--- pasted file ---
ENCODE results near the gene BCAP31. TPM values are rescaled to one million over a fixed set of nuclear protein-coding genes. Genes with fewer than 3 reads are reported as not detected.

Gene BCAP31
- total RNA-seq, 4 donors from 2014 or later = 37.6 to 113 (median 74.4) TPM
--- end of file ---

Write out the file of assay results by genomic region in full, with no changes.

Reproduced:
ENCODE results near the gene BCAP31. TPM values are rescaled to one million over a fixed set of nuclear protein-coding genes. Genes with fewer than 3 reads are reported as not detected.

Gene BCAP31
- total RNA-seq, 4 donors from 2014 or later = 37.6 to 113 (median 74.4) TPM